We've only had two months' time to start judging new DPD Chief Jose Lopez Sr., and of course it's too soon to have a bead on whether the plans he's floating for reorganizing the department's unit and precinct systems will have the desired impact on crime levels.
One thing can be judged already, though: Lopez's ability to handle the white-hot heat of the media spotlight. Which, given Durham's image and perception issues, is certainly a major factor in the effectiveness of any chief.
Unfortunately, this wasn't a skill that Lopez's predecessor, Steve Chalmers, seemed to possess. Chalmers came across in his rare public statements as a quiet man, one who preferred general statements to specific ones -- and one who seemed to prefer letting his deputy, Ron Hodge, make major public statements such as regular crime-level briefings to City Council.
Lopez has not had an easy time of his first two months in the Bull City, what with this week's shooting of some Raleigh criminals outside the Durham main branch library and the revelation that he's been overseeing an investigation into allegations that "fewer than 10" DPD officers have had sexual relations with prostitutes. Lopez also had to deal with Thomas Stith's immigration policy kerfuffle (a seeming strategic failure on the mayoral challenger's part that we estimate cost him 5-7 points at the polls.)
It's been reassuringly consistent to see how well Lopez has handled each of these situations with reporters and TV cameras ablaze. It's a critical skill in Durham, a city that has lower crime rates than Charlotte, Greensboro, or Winston-Salem, but which is somehow saddled with the odd reputation as some kind of American Baghdad by our critics. Like it or not, in a world where everyone in the region "expects" to see crime and lawlessness in Durham, the ability of a police chief to provide a reassuring, in-control voice of leadership for the 500-person department is not just a nice-to-have, but a necessity of the job.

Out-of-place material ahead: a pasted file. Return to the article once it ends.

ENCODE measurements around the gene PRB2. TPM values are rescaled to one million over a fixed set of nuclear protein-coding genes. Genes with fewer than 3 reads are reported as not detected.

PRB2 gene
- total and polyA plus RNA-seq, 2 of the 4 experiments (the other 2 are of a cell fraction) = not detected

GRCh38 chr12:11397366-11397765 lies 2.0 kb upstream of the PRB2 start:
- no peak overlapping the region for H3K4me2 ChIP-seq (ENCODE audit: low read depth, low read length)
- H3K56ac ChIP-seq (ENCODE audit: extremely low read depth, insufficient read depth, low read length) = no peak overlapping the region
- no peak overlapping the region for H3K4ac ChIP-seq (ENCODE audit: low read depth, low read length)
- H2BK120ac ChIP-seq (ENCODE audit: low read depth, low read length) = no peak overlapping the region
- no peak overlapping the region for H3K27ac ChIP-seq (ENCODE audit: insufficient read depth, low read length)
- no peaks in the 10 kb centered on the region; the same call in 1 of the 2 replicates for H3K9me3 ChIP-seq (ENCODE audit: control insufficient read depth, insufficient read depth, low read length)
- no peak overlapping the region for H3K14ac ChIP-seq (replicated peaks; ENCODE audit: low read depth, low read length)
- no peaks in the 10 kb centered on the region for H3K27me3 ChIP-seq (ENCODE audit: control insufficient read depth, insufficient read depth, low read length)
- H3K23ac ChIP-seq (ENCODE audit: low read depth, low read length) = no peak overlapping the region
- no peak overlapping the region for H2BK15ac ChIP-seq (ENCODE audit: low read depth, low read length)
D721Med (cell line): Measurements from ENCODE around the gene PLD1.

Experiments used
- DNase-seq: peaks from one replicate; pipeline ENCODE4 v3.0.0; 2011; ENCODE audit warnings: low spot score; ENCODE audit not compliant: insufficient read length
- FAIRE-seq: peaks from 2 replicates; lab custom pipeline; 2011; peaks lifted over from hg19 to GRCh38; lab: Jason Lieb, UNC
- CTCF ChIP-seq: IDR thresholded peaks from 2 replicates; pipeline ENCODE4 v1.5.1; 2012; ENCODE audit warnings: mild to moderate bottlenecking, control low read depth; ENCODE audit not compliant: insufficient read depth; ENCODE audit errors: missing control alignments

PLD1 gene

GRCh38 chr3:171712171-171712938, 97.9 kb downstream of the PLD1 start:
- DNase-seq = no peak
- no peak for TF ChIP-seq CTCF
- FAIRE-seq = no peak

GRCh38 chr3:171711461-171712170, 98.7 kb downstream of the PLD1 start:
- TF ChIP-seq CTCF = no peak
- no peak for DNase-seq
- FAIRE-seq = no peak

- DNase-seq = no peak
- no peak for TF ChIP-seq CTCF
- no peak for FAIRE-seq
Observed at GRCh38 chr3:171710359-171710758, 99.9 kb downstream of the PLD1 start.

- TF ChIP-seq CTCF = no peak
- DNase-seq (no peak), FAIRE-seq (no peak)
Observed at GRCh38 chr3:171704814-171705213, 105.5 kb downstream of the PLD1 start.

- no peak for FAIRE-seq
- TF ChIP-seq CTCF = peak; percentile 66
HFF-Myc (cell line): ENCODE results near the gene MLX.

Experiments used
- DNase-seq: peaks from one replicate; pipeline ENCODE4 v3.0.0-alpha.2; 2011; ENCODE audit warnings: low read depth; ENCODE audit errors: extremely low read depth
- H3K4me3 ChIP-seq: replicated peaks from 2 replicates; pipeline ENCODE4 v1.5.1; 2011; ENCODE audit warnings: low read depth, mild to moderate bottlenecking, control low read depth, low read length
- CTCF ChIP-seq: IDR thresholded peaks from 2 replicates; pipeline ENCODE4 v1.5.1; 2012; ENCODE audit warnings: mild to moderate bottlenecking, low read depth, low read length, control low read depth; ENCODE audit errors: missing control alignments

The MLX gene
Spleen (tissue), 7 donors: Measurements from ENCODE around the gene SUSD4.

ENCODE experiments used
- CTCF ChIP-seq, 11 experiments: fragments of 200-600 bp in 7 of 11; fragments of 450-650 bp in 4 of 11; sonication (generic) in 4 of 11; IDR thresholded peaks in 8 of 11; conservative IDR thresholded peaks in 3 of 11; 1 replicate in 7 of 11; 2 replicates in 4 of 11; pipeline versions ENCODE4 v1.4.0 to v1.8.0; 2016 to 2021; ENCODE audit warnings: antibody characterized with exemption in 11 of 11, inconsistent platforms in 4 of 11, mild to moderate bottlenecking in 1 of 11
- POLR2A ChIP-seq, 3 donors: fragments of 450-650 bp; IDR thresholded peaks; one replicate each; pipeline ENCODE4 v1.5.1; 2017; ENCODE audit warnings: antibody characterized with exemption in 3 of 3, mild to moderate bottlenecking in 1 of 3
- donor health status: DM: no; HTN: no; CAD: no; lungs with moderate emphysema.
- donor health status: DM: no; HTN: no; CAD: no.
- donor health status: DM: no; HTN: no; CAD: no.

And this is a strength Lopez has brought to the department in spades to date. In the City Council work session tete-a-tete with Stith, the media accounts had Lopez holding his own, even using humor to defuse a potentially tense situation. And watching broadcast news coverage earlier this week of the East Durham shooting of a carjacker by DPD staff, I was struck to see Lopez out on the street with his men before the break of dawn, speaking calmly and with authority to the assembled camera crews. His message was straightforward -- based on the accounts he'd heard, the shooting was justified, but that there would be an investigation as a matter of course.
Most impressive, however, was his deft handling this week of a swarm of print and broadcast media asking questions about allegations that several officers engaged in sexual activities with prostitutes. His response was clear and direct -- there was evidence discovered in a vice activity that pointed to such activities, and the department's internal affairs department had been investigating for over a month. The FBI had been contacted and Patrick Baker notified, but Lopez also emphasized a desire to make sure the allegations were substantiated before shedding limelight on the situation, noting that several officers had already been exonerated in the matter.
What I found impressive about Lopez's handling of the situation was his ability to present an image of a concerned, get-to-the-bottom-of-it image in terms of the investigation, while still pressing the need for a fair and thorough investigation to avoid smearing officers' names. In short, he struck the right balance of needs and concerns on the part of both the public and the department, all with the deportment of strong leadership.
We've talked here before about the need for a chief who can be direct and leaderful in the wake of a public matter, notably in the wake of Ron Hodge's disasterous comments about the lacrosse investigation while he was a finalist for the chief job. This week's events have just gone to reinforce the importance of a leader with communication skills.
Welcome again, Chief. Hope we haven't scared you off yet.